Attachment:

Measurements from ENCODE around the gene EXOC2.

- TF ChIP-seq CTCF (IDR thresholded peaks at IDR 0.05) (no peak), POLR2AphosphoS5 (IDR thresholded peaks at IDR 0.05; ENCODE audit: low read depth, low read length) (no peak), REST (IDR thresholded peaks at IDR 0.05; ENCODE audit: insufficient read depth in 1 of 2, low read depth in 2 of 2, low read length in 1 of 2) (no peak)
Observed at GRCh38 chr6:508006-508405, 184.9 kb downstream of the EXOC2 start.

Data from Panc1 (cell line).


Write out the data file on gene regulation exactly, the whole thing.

Measurements from ENCODE around the gene EXOC2.

- TF ChIP-seq CTCF (IDR thresholded peaks at IDR 0.05) (no peak), POLR2AphosphoS5 (IDR thresholded peaks at IDR 0.05; ENCODE audit: low read depth, low read length) (no peak), REST (IDR thresholded peaks at IDR 0.05; ENCODE audit: insufficient read depth in 1 of 2, low read depth in 2 of 2, low read length in 1 of 2) (no peak)
Observed at GRCh38 chr6:508006-508405, 184.9 kb downstream of the EXOC2 start.

Data from Panc1 (cell line).